Rich Pasco's virus, hoax and scam pagesby Rich Pasco
Here are some essays I've written in response to questions that my non-technical friends have asked me about e-mail and computer viruses. I am pleased to share them with you now. Please click on each of these links to read the full text of the essays. If you're in a hurry, you may just want to read the synopsis below right now, but please come back to click on these links:
A virus is defined as “that which tricks its host into making more copies of itself.” There are two kinds of viruses in circulation today:
The kind that gets the most publicity is the poison e-mail which, when opened, does serious damage to the victim computer, and/or hijacks it for the purpose of spreading spam and/or copies of itself. This kind of virus is spread via an executable file that may ride as an attachment to a seemingly innocuous e-mail message, and when opened, commands the victim's computer to do its work.
However, a more common virus is the e-mail virus. This kind does not contain any executable attachment; it doesn't need it! It works by tricking the recipient's mind into believing that it is important to forward copies to his friends and relatives, usually by a dire-sounding warning or a heart-wrenching plea.
Things can get really confusing when an e-mail virus plays on the victim's fear of executable viruses. It may contain plausible-sounding advice like, “If you receive an e-mail [meeting some description] don't open it!” but then it continues, “Forward copies of this message to everyone you know!” This is a dead give-away that the warning message itself is an e-mail virus. Please do not forward it. Instead, please ask the person who sent it to you to read this web page. Send them a copy of this URL: http://www.richpasco.org/virus/ (and feel free to link to it).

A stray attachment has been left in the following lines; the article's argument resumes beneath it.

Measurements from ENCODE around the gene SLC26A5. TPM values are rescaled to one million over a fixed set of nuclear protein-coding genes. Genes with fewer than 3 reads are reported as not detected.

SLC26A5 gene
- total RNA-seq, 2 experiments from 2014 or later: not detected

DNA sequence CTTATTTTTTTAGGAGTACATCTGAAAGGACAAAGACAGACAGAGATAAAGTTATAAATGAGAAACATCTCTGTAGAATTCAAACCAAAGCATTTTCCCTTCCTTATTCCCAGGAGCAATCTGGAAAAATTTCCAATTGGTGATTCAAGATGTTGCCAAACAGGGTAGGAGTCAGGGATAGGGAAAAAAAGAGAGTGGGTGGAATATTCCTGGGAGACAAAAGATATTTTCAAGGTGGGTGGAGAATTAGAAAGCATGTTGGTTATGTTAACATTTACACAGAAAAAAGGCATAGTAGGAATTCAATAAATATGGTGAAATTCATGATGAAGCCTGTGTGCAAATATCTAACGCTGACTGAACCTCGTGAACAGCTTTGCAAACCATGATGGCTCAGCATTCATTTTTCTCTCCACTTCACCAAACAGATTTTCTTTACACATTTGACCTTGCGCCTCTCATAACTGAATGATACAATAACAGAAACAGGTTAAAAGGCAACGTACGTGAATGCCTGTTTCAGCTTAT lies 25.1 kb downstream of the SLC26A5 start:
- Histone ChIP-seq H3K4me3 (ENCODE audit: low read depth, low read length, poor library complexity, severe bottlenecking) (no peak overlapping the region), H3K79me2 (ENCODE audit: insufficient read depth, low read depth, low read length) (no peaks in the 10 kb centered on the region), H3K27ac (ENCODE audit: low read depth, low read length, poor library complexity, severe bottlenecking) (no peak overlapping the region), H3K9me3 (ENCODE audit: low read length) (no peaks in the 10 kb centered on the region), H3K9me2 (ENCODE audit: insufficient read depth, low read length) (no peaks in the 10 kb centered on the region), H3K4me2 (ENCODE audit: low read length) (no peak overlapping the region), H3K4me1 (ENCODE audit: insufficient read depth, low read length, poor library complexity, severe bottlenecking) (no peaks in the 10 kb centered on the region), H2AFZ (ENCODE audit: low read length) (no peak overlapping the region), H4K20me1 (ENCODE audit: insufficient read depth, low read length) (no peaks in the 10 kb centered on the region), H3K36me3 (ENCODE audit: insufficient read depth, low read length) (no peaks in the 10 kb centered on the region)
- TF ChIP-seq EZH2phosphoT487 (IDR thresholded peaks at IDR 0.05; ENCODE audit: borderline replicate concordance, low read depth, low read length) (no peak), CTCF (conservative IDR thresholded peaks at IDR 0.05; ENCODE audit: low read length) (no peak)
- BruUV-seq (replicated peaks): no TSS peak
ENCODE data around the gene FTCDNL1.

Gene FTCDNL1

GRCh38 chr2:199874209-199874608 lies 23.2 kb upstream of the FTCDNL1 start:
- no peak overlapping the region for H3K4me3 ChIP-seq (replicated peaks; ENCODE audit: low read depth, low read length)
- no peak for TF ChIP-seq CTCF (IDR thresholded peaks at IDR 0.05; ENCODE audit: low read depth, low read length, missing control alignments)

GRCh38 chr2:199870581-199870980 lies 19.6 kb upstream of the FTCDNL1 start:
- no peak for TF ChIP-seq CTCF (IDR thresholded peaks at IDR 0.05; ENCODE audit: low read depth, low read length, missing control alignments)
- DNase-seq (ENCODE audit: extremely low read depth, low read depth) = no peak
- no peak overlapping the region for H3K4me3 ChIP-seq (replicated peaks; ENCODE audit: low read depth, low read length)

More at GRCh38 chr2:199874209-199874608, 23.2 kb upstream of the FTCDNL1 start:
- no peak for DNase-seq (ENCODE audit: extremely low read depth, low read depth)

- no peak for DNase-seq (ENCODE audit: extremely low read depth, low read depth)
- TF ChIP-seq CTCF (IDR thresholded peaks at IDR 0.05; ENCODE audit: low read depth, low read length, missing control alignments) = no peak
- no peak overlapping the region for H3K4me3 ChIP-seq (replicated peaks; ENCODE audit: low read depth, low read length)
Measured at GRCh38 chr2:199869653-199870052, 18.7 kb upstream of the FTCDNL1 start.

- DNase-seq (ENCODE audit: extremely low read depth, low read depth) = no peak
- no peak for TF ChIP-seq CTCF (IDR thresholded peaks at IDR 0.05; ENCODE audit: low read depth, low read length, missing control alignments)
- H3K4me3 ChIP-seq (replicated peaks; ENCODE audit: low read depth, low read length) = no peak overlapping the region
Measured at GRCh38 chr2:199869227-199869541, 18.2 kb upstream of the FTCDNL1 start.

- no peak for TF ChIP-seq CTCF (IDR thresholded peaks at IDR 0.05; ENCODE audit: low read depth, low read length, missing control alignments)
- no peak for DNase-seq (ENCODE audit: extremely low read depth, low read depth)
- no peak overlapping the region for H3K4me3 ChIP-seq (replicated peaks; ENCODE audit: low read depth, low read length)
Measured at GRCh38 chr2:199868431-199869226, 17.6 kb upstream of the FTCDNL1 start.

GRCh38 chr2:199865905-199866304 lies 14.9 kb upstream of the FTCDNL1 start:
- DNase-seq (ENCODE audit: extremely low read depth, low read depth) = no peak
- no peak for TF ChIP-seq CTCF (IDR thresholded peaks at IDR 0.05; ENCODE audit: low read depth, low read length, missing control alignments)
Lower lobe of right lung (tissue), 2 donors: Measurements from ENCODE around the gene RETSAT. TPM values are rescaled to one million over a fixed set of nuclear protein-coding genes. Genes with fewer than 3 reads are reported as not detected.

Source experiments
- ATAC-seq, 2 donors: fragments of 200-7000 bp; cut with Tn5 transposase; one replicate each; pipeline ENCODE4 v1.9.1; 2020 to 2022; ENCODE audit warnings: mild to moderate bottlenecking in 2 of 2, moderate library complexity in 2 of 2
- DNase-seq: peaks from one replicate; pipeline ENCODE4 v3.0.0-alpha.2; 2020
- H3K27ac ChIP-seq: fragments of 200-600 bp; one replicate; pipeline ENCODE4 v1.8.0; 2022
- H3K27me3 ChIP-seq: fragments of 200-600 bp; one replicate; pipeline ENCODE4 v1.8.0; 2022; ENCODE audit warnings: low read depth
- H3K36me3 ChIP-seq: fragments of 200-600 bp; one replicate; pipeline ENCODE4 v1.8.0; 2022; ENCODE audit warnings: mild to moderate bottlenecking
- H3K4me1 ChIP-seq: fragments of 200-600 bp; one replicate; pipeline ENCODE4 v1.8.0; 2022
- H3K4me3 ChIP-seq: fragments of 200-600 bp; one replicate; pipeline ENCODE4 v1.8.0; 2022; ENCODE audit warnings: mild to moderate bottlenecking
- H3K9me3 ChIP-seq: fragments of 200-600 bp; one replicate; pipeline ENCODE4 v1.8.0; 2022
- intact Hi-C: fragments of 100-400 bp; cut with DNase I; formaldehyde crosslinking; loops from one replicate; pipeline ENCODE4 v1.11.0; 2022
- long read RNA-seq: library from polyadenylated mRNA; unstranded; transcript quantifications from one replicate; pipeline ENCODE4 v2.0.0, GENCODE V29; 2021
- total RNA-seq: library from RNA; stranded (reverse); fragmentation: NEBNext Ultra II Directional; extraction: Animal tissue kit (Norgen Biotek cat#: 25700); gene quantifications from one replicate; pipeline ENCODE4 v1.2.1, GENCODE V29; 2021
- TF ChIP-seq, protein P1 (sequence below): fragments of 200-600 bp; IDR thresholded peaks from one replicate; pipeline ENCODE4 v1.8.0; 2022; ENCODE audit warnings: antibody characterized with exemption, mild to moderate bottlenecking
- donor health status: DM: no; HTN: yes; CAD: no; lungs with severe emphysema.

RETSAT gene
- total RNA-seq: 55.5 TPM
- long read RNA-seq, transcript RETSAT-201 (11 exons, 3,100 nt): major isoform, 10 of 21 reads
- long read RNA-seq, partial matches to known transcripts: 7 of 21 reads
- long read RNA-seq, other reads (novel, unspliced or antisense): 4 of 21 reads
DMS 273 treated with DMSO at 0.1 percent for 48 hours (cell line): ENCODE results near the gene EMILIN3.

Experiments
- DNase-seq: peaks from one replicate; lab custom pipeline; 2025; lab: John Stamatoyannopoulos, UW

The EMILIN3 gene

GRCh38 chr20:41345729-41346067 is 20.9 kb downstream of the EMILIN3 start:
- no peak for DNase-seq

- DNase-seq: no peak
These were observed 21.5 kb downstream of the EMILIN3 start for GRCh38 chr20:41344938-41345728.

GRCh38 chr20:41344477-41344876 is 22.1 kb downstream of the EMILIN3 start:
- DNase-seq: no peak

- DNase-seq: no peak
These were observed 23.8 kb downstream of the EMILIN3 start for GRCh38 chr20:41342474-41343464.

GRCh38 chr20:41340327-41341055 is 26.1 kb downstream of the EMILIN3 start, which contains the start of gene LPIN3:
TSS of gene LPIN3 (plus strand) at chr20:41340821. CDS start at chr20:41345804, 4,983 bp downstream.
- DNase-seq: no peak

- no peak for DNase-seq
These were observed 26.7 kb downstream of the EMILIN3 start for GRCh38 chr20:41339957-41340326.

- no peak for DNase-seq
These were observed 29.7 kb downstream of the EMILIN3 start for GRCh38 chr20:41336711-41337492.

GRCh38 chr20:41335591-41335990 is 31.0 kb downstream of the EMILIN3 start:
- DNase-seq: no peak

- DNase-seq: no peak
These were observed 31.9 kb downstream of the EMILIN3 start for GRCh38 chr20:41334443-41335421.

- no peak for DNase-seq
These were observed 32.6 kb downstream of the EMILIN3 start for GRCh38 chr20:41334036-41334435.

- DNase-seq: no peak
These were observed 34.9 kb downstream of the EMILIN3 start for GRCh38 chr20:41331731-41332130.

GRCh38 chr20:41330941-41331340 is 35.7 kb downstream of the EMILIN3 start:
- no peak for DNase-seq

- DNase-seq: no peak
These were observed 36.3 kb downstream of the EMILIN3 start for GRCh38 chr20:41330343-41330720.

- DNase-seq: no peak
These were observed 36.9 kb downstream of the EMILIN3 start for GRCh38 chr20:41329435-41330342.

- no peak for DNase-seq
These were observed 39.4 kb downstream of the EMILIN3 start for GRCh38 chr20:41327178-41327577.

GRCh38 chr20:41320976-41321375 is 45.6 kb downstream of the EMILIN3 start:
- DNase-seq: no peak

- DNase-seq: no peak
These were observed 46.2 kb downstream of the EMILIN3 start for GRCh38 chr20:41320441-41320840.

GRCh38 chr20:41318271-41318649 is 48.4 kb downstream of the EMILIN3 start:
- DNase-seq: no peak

Another confusing e-mail virus warns that you have probably been infected by a “virus” and contains instructions to remove an executable file from your system and to forward the warning to your correspondents. In fact, the file to which it refers is actually a useful component of Windows which should not be removed, and the e-mail is a cruel hoax which should not be forwarded. In variations of this hoax, different Windows files have been targeted. (Read about sulfnbk.exe from Symantec and McAfee. Read about jdbgmgr.exe from Symantec and McAfee.
To protect yourself from viruses, practice safe computing. Follow all these steps; don't depend on just one:
Copyright © 2001-2007 Richard C. Pasco. All rights reserved.